transparency

Tuesday, April 27th, 2010

scrambled eggs for Alston

Filed under: Alston,children,food,how to,recipes — alison @ 22:12

Scrambled eggs are so simple that most people don’t know there’s a way to make them. I have often seen people break eggs directly into a hot frying pan and stir frantically until they had a pile of tough, dry crumbs. This does not produce a yummy meal, but scrambled eggs can be very yummy.

Eggs
1 tbs milk or water per egg
Butter to taste
Salt and chili (not cayenne) powder
Cheese (optional)
Heavy frying pan (use a cast iron pan for more nutrition unless you can taste the iron)

Melt butter in the frying pan on medium-low heat.

Beat the eggs and milk or water gently with a fork. You aren’t going for perfect uniformity and you certainly don’t want froth.

Pour the eggs out into the frying pan… and don’t touch them. Not right away. If you want you can lay thin slices of cheese in the liquid egg at this point. Let them cook gently until the bottom 2-3 mm are set. Use a spatula to gently push the set egg into a heap in the middle of the frying pan, letting the liquid egg flow back out to set. Continue until all the egg is set.

Sprinkle with salt for taste, chili powder for looks.

Eggs cooked this way will be soft and delicious. If soft eggs aren’t your thing, put a lid on the frying pan and leave it off the heat for a few minutes to let the eggs continue to heat.

Eat with hot buttered toast and maybe ketchup. Ketchup sounds scandalous, but scrambled eggs are comfort food. If you loved them with ketchup when you were a little kid, then let yourself enjoy the ketchup now.

Wednesday, April 7th, 2010

more Plume!

Filed under: amusements,dogs,Mark,Plume — alison @ 11:14

One of the ducky things about a beloved who works at home is that you can receive cheery mid-day pictures like this one of Plume in her bed next to Mark’s desk.

Plume 20100407

Sunday, January 24th, 2010

Anthropomorphism

Filed under: Amy,consuming,dogs,vet — alison @ 15:37

The other night a former veterinary technician described to me all the silliness people subject their animals to. Apparently they had clients bring in dogs with hairpieces.

Immediately my feverish little mind set itself to inventing a context for this to make sense, and succeeded. I pointed out that the usual way of making dogs look human is through breeding for brachycephaly (round foreheads and bulgy eyes), squashed faces and floppy ears that look like long human hair. Putting a hairpiece on your dog has a similar effect, but at least the hairpiece doesn’t obstruct breathing or cause ear infections.

“Yes,” said my companion. “Or make their eyes fall out when you whack them on the head!” Apparently boston terriers have very shallow orbits, and being very active are always getting whacked on the head. And then their eyes fall out. She says it’s very gross.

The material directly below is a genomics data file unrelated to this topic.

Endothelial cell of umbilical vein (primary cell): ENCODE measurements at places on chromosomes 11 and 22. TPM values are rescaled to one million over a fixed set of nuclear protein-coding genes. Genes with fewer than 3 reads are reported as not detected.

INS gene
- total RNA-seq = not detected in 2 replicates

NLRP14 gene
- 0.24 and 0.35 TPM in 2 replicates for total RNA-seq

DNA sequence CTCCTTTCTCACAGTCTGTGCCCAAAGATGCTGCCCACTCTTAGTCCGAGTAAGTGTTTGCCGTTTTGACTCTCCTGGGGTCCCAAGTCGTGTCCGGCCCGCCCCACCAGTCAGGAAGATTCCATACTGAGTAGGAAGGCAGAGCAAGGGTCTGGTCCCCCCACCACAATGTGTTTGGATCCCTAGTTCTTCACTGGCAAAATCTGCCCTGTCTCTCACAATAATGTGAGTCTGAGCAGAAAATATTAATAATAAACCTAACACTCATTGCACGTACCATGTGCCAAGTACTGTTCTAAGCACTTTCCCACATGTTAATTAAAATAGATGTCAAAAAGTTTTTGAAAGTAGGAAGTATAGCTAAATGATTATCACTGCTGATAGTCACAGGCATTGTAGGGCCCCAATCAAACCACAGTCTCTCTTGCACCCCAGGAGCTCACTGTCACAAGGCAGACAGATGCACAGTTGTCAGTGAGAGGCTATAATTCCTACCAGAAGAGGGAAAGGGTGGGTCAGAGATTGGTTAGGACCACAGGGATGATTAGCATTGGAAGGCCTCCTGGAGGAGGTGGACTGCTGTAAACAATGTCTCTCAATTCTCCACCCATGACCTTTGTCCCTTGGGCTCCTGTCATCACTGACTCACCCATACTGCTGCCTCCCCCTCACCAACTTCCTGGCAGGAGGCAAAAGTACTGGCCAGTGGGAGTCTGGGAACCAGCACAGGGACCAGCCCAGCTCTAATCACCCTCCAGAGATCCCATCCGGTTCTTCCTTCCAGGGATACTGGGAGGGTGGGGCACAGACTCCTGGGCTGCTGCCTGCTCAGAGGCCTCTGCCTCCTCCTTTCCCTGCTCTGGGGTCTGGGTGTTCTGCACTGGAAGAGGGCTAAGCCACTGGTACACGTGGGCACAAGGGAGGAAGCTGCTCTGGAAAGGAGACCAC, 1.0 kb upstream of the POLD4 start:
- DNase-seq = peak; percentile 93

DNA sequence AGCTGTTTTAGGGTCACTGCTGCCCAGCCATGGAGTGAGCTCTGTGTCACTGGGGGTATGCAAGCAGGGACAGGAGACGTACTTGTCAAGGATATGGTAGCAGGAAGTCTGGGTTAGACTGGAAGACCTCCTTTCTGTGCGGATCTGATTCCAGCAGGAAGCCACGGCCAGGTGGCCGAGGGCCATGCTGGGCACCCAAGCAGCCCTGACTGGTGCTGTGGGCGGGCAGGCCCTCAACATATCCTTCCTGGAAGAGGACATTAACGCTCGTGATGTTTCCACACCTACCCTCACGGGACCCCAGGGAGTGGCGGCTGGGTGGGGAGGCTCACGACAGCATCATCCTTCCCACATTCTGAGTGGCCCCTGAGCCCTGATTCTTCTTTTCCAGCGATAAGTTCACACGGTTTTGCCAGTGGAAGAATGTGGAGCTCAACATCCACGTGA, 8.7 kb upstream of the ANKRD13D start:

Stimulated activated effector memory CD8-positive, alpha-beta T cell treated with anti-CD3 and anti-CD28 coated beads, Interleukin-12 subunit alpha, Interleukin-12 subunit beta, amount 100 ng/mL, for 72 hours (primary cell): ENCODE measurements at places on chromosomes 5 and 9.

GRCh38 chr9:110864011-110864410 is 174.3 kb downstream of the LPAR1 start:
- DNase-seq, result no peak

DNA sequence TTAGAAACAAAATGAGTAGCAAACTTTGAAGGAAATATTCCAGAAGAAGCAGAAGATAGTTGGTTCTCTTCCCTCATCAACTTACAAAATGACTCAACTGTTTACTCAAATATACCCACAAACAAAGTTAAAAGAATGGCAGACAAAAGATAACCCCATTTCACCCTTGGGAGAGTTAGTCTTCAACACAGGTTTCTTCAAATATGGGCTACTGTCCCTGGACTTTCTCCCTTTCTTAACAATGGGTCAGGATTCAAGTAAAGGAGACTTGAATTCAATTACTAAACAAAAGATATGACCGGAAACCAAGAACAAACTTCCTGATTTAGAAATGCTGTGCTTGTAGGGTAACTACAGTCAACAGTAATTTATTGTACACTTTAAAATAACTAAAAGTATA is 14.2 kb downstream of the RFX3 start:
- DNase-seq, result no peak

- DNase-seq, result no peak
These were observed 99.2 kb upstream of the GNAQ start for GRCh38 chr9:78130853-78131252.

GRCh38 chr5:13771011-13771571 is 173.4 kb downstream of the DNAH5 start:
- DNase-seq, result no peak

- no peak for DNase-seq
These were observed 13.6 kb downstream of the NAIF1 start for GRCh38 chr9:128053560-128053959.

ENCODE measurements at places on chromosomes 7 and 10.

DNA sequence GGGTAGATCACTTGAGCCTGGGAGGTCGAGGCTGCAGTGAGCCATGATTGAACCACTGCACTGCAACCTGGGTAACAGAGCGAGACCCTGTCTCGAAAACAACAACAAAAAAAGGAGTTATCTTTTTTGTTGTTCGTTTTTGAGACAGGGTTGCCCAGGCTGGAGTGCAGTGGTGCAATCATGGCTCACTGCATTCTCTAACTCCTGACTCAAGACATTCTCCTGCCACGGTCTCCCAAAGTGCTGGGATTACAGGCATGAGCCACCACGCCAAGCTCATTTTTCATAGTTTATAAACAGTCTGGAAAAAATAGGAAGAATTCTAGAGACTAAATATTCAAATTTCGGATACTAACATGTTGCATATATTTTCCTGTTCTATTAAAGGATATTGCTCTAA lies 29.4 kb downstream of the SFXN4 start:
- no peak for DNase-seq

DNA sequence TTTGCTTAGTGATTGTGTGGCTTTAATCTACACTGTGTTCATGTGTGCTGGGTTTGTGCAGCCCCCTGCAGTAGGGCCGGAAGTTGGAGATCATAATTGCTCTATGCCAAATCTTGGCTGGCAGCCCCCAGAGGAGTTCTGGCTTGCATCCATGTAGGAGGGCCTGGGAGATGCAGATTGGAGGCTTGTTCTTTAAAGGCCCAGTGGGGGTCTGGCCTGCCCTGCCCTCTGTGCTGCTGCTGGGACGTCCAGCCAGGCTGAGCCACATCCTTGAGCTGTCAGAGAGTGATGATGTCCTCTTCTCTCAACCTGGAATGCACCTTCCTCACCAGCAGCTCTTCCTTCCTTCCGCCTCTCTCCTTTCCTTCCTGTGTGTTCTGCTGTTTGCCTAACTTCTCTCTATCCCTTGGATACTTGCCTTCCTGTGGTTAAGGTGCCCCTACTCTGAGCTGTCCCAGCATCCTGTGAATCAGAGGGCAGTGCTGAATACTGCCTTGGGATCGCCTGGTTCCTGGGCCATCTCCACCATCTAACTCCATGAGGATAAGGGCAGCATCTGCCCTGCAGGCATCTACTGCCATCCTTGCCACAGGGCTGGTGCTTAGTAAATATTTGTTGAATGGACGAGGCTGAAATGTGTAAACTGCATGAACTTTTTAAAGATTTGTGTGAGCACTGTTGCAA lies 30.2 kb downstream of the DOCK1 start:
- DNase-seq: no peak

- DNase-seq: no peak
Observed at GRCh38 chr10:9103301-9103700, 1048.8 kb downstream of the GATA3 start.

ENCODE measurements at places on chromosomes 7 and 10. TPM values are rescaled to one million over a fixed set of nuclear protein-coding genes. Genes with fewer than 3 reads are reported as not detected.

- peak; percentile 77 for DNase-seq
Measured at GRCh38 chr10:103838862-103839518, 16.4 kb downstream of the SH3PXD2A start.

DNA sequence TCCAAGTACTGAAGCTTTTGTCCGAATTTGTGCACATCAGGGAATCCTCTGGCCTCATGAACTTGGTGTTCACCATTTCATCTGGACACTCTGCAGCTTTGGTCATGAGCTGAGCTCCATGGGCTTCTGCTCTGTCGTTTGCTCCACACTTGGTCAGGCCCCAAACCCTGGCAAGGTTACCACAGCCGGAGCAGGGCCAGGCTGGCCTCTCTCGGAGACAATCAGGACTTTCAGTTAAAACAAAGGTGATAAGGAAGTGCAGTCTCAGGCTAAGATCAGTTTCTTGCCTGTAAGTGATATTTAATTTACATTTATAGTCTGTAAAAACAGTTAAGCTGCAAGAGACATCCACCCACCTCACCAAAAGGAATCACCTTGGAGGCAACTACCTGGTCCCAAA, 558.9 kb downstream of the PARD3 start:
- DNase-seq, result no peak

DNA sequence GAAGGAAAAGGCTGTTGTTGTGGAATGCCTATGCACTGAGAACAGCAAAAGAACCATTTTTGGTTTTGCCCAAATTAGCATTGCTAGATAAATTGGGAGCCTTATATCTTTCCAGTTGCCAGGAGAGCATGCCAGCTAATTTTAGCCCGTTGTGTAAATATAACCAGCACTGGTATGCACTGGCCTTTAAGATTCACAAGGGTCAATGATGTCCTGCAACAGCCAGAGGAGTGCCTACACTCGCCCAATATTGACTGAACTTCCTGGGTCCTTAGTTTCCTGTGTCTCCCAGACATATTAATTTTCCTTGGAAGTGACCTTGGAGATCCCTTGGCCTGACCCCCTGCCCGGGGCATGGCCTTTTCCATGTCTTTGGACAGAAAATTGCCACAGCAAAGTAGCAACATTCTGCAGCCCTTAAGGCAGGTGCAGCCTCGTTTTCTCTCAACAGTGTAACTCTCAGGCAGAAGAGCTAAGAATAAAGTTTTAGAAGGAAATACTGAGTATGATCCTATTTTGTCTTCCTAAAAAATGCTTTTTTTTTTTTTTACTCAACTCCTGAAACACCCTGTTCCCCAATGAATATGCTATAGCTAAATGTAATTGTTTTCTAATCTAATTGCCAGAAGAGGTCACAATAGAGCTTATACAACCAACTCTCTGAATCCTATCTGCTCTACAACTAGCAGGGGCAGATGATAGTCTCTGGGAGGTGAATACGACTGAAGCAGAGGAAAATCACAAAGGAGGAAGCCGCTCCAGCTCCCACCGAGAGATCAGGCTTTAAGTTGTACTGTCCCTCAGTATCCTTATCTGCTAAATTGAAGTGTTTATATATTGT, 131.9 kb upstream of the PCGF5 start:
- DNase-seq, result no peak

See also: kitty wigs.

Wednesday, September 30th, 2009

How to deal with Asperger syndrome at work

Filed under: Aspies,blogs,Mark,work — alison @ 05:39

The always-delightful Penelope Trunk is writing a series this week. I think it’s going to be about how to deal with work when one has Asperger syndrome oneself.

I showed the first article to my beloved.
http://blog.penelopetrunk.com/2009/09/29/this-weeks-series-how-to-deal-with-asperger-syndrome-at-work/

“Yes, I’ll get to it. It’s in my blog reader.”
“You follow Penelope Trunk?”
“Of course. She’s the idealized version of you.”

Interesting. That was a nice thing for him to say, right?

Wednesday, August 19th, 2009

apartment

Filed under: being a landlord,Mark — alison @ 06:59

One of our tenants gave notice on the weekend and is leaving in, um, ten days.

Rightey-ho, then. Mark is going to spend September making the apartment functional, comfortable and beautiful as only as a storage-and-lighting-obsessed dutchman can, and then we’ll want someone to move in around the beginning of October.

Challenge to my devoted readers: time to bring any latent matchmaking skills into play!

Saturday, July 4th, 2009

Mail-order brides

A little kerfuffle over at Science Blogs brought mail-order brides back to my attention. (Didn’t they have their fifteen minutes of fame in the eighties?)

I commented to Mark that I didn’t see what the fuss was about. He gamely pointed to the fuzzy grey borderline between mail-order brides and prostitution.

Alison: Well, there’s a fuzzy-to-nonexistent borderline between marriage and prostitution generally. The point of marriage is that it recognises sexual relationships as inherently potentially exploitatitve, and confers legal rights and responsibilities on the parties involved.

Mark: Ah, but that doesn’t apply in the US. If they divorce, the mail-order bride has no residency rights and is deported back to her country of origin. It’s not like Canada where a sponsored immigrant spouse has residency rights independent of the status of the relationship.

Oh. Right. I keep forgetting. (Which is odd, because one of my favourite stories about sponsoring Mark under Canada’s Family Reunification Program is how when he went to get his visa exchanged for a residency card, he was sat down and solemnly lectured that if I were to become abusive, he was not to hesitate to Move Out Immediately. Quebec would help him find a place to live and give him welfare if he needed it. He would NOT have to leave the country. Quebec would come after me for reimbursement as necessary. He was NOT to worry about that.)

But does that mean that we should be worried about the institution of mail-order brides, or that we should be protesting the lack of protection the US offers immigrant spouses – exacerbating a situation of potential exploitation where marriage is supposed to alleviate it?

« Newer PostsOlder Posts »

Powered by WordPress